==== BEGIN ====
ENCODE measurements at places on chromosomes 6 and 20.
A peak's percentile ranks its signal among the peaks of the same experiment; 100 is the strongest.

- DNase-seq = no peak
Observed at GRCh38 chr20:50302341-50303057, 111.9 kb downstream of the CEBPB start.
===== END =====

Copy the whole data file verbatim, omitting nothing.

ENCODE measurements at places on chromosomes 6 and 20.
A peak's percentile ranks its signal among the peaks of the same experiment; 100 is the strongest.

- DNase-seq = no peak
Observed at GRCh38 chr20:50302341-50303057, 111.9 kb downstream of the CEBPB start.